The length of this unnecessary lockout depends on cooler heads prevailing. If these agents, who run this world more than is let on, storm the gates and stage a coup, the fans might as well flee for the neighboring nations of “Other Sports Land.” Because we won’t be seeing the league outside of a courtroom for a good, long time.

 

Michael Beasley: “I’m literally just Carmelo on the left side of the floor”

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Michael Beasley recently signed a one-year contract with the New York Knicks for the veteran minimum. Hopefully, this is just the start of an interesting year with the Knicks. I think you know what I mean.

Speaking to reporters this week, Beasley had lots to say about his potential new role with New York, his interplay with Carmelo Anthony, and his new weight loss.

Specifically, Beasley spoke of how long he had known Anthony and how much he had mimicked his game off of the star on the left side of the floor, saying, “If you watch my game, really watch my game, my jab series, all that, I’m literally just Carmelo on the left side of the floor.”

Since Kevin Durant has apparently set the offseason tone for athletes being frank with reporters, Beasley did say that he was not as great on help side defense as he could’ve been in recent years. However, he said that he wasn’t as bad as people made about to be, and it appears he is going to try to make that something to focus on this season.

Beasley has also lost about 20 pounds — it appears he has cut out sugar and red meats — but the most interesting thing he said to ESPN’s Ian Begley was about his offensive production.

Via ESPN:

“I’ve came in and out of this league. Every year my per-36 [minute average] has been top of the league. And still everybody looks at me as a bust. I just want an opportunity to play more than 15 minutes. And you know if I play more than 15 minutes I’m going to score more than 15 points. And if I can do that for 82 games, that’s an All-Star level. I don’t know. I’m just talking. I just want an opportunity to play basketball. I just want the respect I deserve. Not for what I can do in the future but what I’ve done in the past. And I just want a fair opportunity, a fair chance, a fair shot to play basketball.”

It’s not immediately clear what kind of fair shake Beasley wants here. True, he played less than 30 games in two of his last three seasons in the NBA. However, that was preceded by six seasons of at least 47 games a year. We do know who he is at this point in time, and there is a large swath of game tape and statistics that can be analyzed to prove it.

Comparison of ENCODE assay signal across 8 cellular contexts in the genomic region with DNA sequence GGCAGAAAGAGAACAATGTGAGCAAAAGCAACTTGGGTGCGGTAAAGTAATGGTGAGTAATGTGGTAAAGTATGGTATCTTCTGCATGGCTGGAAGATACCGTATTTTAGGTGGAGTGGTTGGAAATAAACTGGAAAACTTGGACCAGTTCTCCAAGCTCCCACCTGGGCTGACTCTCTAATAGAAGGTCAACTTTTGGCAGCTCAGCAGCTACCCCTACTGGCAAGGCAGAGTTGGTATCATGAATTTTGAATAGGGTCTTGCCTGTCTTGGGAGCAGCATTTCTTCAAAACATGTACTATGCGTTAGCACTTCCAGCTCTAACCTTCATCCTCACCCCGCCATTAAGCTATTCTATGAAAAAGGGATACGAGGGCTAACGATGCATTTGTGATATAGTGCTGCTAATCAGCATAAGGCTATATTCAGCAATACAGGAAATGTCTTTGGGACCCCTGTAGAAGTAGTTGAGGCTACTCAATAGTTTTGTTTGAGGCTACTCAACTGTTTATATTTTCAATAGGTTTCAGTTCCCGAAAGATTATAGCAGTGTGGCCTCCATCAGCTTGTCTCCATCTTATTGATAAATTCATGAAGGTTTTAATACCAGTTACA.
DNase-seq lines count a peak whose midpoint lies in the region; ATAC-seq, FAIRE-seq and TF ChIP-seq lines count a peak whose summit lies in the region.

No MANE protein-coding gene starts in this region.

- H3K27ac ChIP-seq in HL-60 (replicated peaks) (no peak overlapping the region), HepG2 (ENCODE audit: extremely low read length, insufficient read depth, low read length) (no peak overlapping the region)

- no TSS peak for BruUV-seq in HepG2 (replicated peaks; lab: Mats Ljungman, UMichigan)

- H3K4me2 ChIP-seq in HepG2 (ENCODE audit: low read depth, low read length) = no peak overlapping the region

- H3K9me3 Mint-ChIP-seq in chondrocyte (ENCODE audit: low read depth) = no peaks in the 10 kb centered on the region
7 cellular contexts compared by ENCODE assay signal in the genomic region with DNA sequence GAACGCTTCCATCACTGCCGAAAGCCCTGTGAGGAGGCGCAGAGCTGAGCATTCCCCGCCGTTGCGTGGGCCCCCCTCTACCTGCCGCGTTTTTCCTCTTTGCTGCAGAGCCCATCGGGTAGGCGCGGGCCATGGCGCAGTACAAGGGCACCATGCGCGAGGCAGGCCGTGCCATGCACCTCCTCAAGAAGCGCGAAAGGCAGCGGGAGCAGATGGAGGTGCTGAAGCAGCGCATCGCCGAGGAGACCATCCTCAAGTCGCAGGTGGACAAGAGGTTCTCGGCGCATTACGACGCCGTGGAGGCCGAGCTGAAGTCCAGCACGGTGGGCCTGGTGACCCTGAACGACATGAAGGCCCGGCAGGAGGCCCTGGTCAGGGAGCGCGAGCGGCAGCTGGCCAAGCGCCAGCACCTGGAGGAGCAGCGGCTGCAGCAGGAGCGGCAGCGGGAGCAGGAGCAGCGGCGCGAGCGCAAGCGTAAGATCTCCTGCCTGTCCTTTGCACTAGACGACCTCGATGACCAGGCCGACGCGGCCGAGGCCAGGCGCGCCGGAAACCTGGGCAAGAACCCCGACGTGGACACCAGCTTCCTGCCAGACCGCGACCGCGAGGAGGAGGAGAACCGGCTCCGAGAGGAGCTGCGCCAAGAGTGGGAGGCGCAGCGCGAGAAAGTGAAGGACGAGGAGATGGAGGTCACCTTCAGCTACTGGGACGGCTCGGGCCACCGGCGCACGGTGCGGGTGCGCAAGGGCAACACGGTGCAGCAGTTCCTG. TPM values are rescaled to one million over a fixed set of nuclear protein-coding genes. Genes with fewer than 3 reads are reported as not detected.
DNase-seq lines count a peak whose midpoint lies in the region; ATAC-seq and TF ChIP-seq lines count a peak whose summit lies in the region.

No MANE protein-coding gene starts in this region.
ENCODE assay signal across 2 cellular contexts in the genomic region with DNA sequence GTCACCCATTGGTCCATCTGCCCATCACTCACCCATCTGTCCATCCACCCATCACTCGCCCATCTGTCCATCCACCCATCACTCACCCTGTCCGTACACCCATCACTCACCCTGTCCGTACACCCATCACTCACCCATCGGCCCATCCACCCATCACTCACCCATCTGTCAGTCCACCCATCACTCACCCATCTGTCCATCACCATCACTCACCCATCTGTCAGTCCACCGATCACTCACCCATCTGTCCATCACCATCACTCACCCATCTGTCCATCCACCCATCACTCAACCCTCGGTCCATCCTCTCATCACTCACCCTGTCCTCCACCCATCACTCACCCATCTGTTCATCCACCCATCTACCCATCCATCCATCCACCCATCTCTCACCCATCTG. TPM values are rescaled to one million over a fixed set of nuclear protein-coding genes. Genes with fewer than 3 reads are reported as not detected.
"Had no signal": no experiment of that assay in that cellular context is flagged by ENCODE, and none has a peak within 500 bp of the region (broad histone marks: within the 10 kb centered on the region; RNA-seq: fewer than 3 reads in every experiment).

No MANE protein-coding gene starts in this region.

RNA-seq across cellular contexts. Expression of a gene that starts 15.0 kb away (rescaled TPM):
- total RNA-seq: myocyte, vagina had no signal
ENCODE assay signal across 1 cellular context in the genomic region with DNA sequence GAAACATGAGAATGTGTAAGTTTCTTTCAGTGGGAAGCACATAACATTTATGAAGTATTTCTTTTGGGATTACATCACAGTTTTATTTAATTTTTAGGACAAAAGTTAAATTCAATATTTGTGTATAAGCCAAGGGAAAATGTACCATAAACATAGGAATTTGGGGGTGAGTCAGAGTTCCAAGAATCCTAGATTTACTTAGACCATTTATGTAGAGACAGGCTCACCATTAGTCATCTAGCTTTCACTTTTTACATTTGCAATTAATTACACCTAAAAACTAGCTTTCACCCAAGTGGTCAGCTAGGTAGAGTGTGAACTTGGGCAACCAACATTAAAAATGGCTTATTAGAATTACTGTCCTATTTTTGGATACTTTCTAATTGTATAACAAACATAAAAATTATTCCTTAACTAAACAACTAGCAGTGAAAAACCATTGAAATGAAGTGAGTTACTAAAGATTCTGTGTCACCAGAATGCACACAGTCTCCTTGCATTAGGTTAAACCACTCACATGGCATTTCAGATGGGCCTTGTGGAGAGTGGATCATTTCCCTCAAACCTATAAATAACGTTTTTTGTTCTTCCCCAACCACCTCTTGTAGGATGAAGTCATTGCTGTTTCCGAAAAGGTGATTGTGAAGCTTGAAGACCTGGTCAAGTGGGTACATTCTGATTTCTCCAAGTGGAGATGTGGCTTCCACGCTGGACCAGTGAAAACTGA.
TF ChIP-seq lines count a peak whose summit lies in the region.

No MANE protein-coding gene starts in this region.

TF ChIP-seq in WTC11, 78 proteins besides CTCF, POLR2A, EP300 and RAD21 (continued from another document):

It is also interesting that Beasley brought up his per-36 numbers. It’s true that Beasley has been an okay scorer when looking at those numbers out of context. But per-36 numbers are not a direct correlary to how effective a player is on the floor. Indeed, even when he was playing starter-level minutes, Beasley’s best numerical seasons are spread all over the place when you take a look at his per-36 production.

Meanwhile, Beasley has had only one season out of nine where he had a positive value over a replacement player. That was his sophmore season with the Miami Heat at 0.2. Five of those seasons he’s taken a larger percentage of his shots from 16 feet to just inside the 3-point line than he has from 0-3 feet. He’s a career 39% shooter on those long jumpers, and 63.5% from that close-in range.

Would it be great if Michael Beasley somehow turned into a strong driving, hard rebounding, diving and passing pick and roll man? Yes. That is exactly what this Knicks team — and any team, frankly — could use.

For now, it appears it’s more likely we end up with the Beasley who says he is a carbon copy of Carmelo — long 2s and all.

Goran Dragic holds back tears after Drazen Petrovic’s mother gives Slovenian star his jersey

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It’s been a big week for Slovenian star Goran Dragic.

First, he led the Slovenian national team to the 2017 Eurobasket championship over Serbia, winning the gold medal.

Then, the Miami Heat point guard announced that he would be retiring from the Slovenian national team. Shortly thereafter, we learned that something special had taken place between Dragic and the mother of former NBA player Drazen Petrović.

Specifically, Biserka Petrović sent over her son’s New Jersey Nets kit as a gift for Dragic.

Via Sportando and SiolNET:

“It is one of the most beautiful gifts I’ve ever received in my life” Dragic told Siol. “He was my idol. We all know what he did for Yugoslavia and the basketball world. It was a great honor for me to wear the jersey no.3” Dragic added.

Petrović, who played for the Nets and the Portland Trail Blazers in the NBA, died in a car accident in Germany in June of 1993. He is considered a sports hero in the successor states that make up the former Yugoslavia, including Slovenia.